Position: Left back
From: Youth team
Career stats: Soccerbase
He is: Formidable
Past profiles: January 2001, June 2000, October 1999
In Jane Parr's excellent "Stripped" exhibition (on display at Watford Museum until 1st March 2003), black and white photographs of the majority of the
Watford squad reveal different sides to supposedly familiar faces. It's a fascinating insight, for
these are people that we spend much of our lives following and watching...and yet most of us don't know
them at all, beyond the standard clichéd, playing-it-safe mutterings in interviews.
It's still the briefest of glimpses, of course...yet that's perhaps its charm. The boyish portrait
of Gifton Noel-Williams, for example, reminds us that he is still young, while you tend to
think that Alec Chamberlain must have an ageing portrait of himself - or perhaps the craggy,
weather-beaten Allan Nielsen - locked up in his attic.
But there's more than mere surface. Tommy Smith is caught in a moment of quiet contemplation, Richard
Johnson's face is lit up with spontaneous laughter, Neil Cox looks like he's genuinely happy with being Neil
Cox. Perhaps most intriguing of all is the image of Heidar Helguson, who appears slightly caught off
guard...and, as with any portrait of worth, you start to wonder what he's thinking, how he's feeling,
where he's looking....
Meanwhile, Paul Robinson clenches his fists in the traditional celebratory pose and shouts. Which made
me wonder whether he has any other expressions, whether the wind changed at a vital moment and left
him like that for all time. When the alarm clock goes off in the morning, does Robbo explode from underneath
the duvet with veins bulging, face frowning intently and a great "COME ON!" roaring from his throat? Does he greet the arrival of
toast at the breakfast table or post through the letterbox in similar fashion? Is this how he looks in
the wedding photos?
Personally, I like to think so. It's a comforting thought, somehow.
All of this and more has made Paul Robinson something of a hero in the years since his fresh-faced,
brutal-booted debut. Particularly since several of the club's most demonstrably committed servants were
allowed to depart during the summer of 2001, he has come to embody the spirit of the team in supporters'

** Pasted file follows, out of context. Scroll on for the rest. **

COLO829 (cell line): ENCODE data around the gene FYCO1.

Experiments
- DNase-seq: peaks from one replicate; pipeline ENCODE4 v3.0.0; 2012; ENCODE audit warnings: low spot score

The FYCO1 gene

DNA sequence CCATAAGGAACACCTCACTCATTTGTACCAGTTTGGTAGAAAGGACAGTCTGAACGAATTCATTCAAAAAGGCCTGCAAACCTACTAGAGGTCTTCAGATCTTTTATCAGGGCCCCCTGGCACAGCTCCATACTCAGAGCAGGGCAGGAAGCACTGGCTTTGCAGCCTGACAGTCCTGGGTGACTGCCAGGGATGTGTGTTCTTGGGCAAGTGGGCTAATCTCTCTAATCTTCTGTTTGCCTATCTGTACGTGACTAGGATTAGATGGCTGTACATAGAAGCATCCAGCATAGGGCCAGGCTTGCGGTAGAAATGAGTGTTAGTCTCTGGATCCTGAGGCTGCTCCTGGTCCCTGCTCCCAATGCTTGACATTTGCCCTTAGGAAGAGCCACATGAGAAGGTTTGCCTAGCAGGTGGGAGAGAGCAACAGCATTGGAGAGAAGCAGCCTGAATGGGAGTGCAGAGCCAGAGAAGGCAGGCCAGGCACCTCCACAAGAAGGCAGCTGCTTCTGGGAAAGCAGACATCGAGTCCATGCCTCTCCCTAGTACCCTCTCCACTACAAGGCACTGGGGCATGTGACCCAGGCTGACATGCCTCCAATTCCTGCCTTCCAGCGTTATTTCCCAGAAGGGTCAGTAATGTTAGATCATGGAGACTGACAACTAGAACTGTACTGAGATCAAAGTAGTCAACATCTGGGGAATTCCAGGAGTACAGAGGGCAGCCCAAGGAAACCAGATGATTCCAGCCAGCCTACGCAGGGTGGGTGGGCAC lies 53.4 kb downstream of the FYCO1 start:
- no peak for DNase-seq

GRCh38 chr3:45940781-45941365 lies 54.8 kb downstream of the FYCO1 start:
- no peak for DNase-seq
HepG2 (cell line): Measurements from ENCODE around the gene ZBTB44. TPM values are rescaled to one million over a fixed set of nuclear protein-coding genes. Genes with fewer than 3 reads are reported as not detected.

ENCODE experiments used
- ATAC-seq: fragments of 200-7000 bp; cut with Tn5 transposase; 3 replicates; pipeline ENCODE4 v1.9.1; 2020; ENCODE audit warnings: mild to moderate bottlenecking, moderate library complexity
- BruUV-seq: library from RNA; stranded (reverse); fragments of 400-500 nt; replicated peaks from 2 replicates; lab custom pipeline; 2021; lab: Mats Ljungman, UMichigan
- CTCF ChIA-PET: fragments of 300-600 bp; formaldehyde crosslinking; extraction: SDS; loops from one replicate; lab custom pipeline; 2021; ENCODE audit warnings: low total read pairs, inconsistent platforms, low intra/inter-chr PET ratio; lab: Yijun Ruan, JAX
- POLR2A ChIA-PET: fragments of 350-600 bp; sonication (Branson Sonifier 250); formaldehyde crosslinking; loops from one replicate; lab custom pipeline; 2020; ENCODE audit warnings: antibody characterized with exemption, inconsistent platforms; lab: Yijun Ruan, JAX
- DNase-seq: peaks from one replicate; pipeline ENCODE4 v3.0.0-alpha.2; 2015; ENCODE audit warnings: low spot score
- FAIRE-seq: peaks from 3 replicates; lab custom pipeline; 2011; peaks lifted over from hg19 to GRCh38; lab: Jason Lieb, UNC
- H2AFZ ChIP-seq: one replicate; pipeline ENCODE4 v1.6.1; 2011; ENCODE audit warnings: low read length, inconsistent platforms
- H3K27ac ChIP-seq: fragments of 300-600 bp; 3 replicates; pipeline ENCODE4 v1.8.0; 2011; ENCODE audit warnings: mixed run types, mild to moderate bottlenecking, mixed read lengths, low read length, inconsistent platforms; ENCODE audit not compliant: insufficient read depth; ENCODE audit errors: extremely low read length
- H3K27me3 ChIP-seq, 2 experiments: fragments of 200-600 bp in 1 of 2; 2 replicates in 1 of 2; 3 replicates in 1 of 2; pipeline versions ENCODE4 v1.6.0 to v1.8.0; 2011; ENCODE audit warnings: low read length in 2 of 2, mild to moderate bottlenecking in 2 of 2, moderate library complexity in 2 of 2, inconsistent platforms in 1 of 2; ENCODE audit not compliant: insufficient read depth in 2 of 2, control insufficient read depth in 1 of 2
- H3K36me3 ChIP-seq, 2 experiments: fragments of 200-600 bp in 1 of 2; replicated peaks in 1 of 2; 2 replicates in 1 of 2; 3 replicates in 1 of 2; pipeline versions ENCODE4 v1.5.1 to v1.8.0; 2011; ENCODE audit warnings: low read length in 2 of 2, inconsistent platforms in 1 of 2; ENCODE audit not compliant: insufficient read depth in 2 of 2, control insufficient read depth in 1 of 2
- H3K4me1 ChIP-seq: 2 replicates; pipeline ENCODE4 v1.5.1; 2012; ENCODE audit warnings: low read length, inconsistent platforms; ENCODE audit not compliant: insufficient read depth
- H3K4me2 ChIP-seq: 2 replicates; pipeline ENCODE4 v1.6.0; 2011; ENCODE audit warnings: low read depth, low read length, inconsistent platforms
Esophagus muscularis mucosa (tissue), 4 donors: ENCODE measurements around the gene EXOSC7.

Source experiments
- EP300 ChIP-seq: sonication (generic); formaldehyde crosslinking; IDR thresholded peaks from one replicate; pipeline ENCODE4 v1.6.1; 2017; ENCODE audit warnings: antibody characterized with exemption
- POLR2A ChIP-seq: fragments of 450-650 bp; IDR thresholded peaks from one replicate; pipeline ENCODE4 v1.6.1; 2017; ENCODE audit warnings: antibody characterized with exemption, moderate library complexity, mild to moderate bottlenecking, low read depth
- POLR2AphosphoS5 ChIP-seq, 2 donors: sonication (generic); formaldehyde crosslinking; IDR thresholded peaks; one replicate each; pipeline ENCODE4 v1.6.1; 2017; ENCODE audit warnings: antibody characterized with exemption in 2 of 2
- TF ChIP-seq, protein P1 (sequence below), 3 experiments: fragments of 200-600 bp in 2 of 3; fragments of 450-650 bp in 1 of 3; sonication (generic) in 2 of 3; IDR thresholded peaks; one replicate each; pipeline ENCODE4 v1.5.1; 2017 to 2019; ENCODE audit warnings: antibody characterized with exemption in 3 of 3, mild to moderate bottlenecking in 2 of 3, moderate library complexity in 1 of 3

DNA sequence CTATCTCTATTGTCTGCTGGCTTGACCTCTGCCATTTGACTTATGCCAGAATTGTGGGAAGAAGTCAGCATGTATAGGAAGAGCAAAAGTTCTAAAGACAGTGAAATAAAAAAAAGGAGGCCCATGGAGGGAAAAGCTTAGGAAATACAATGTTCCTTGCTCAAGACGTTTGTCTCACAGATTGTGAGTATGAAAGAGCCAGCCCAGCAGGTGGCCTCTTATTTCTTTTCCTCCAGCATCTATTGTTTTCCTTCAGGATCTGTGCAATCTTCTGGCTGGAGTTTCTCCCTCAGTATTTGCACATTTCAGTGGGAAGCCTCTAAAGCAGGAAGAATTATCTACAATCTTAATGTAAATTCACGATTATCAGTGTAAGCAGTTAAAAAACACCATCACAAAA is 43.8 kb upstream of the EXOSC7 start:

eyes. No victory is complete without Robbo's lap of honour, which usually concludes long after the rest of
the team has disappeared down the tunnel; no referee's notebook is complete without "Robinson, P. - two-footed
tackle from behind", although it must be said that Jamie Hand has rather stolen his crown of late....
None of which suggested that Paul Robinson would benefit greatly from the arrival of Gianluca Vialli. Hard
to believe that it would be a great meeting of footballing minds, really...and more than a few eyebrows
were raised when it became clear that Robinson would be one of the survivors of the summer purges. Rather
fewer were raised when he was sent off in the first game, at Maine Road.
And yet nobody profited more from the Italian's brief reign. Aware of the turmoil around him, Paul Robinson
tried to hold onto his place with considerable tenacity and determination, as you'd expect. But he did much more
than that. Suddenly, he fulfilled his promise. He almost eradicated the moments of extreme indiscipline;
he became much more focused on the finer points of the game, positioning and marking and suchlike; he gained the confidence to
come hurtling into the opposition half when the opportunity arose. Previously easy to love but often hard
to admire, he turned himself into a quite formidable wing-back just when you'd begun to think it impossible.
Now, opponents departed bruised, beaten and defeated...but not on a stretcher, like Stewart Talbot.
There were still errors, naturally - an absolute howler of an own goal at home to Stockport springs to mind -
but they were balanced and ultimately exceeded by the immensely positive contributions of an increasingly vital
player. For much of the season, Paul Robinson would've been the first name on the teamsheet.
And, as if to give this re-birth some tangible, measurable expression, he began to score goals. It started
with the most perfectly Robbo-ish thing imaginable - against Wimbledon, he scored with a tackle, flying into a challenge
on the edge of the opposition six yard box and celebrating with as much joy and surprise as everyone else
when the ball ricocheted into the bottom corner. A fluke, of course...but it summed up the attitude
There was better to come, though. Against Charlton in the Worthington Cup, Paul Robinson's extraordinary,
heroic, crusading performance matched up to anything from Watford folklore. Truly unforgettable. He simply
rampaged up and down the left flank all evening, destroying that side of the Charlton defence. On one
such charge, he won a penalty. On another, he hit the post with a sizzling drive from the edge of the box.
And, of course, he scored one of the most celebrated goals in recent years...I can still picture the
yellow blur streaking across the area to receive a pass and dink the ball neatly over the keeper, I can still
remember thinking that it was Tommy Smith....
And now? Well, he stands out less...but that's because the rest of the team has begun to match his
appetite for competition, his fire and drive. Nevertheless, the improvement has been sustained - it's very
hard to believe that such a valuable asset could've been viewed as something of a liability in the
The Vialli Year wasn't a total waste of time, then....
Last updated: January 2003